Personally, dusk is one of my favorite times of day; the sky is soft, the atmosphere is serene, and everything’s quieting down for the evening whether you’re in the middle of the city or out in nature, where some wildlife is just waking up for the night. There’s truly nothing more peaceful than breathing in the air at the first signs of nightfall, especially out in the woods, by the water, or anywhere you can be present in nature.
I wanted to write this blog post because I want to encourage you not to be afraid of the dark on your elopement day during your photoshoot. Not to think that just because the sun has set, it means you have to wrap up your photos and any outdoor part of your celebration. Staying past sunset and into blue hour, and even the darker part of twilight, can really add a whole other level to your photos; one that really brings variety and life to them.
A Guide to the Different Types of Lighting
To help you understand more about the different types of light that the earth goes through every day, I wanted to give you a little guide to understanding lighting! These are the types of light you may encounter on your elopement day or during your photoshoot, and obviously depend on the time of day as well as the location you’re shooting at. For example – the sun disappears quicker in the mountains, golden hour lasts longer in the desert, and an overcast day will usually result in an earlier sunset/less daylight.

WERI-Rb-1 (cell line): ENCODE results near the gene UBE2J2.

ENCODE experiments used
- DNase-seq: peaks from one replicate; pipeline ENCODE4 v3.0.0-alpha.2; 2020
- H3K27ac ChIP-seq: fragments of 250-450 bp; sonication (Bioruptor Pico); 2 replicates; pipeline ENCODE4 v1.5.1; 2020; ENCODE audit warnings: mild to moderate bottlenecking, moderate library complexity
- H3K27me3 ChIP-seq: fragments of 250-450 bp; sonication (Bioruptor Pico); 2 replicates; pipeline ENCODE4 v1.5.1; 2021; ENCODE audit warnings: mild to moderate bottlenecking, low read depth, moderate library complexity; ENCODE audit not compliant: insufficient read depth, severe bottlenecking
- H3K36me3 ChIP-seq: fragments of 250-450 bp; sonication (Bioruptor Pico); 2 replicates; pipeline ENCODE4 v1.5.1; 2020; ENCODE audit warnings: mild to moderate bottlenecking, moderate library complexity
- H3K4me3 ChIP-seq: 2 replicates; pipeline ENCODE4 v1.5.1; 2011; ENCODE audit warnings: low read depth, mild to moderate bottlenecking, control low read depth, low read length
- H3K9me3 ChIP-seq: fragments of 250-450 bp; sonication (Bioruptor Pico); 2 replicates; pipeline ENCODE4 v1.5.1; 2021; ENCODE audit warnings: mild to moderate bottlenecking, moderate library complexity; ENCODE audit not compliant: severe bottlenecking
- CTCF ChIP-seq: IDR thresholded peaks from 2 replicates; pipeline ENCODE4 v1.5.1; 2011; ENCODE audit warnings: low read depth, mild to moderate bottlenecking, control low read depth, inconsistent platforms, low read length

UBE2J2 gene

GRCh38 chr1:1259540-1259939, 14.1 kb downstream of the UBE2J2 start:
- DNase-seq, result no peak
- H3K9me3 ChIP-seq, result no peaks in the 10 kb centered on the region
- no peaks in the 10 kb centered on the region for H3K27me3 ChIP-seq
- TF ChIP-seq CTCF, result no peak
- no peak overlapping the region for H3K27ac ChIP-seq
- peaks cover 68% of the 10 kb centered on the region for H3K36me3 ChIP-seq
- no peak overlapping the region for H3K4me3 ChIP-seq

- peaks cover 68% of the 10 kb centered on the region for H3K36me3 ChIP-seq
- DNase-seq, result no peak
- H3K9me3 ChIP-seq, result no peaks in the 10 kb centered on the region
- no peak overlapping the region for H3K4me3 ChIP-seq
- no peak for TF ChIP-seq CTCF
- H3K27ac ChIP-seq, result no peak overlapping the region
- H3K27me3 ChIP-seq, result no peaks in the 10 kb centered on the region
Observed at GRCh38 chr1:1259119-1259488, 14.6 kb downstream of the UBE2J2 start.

Sunrise & sunset
Sunrise happens after dawn, and obviously happens when the sun comes up from the horizon. I know – thanks Makenzy, I had nooo idea. It’s an absolutely beautiful time for taking photos, as the day hasn’t fully started yet and it’s quiet, peaceful, and a magical experience watching the sun come up + the sky completely change. If you’re up for an early start, the bright light just before the sun is at its peak in the sky is glowy + gorgeous!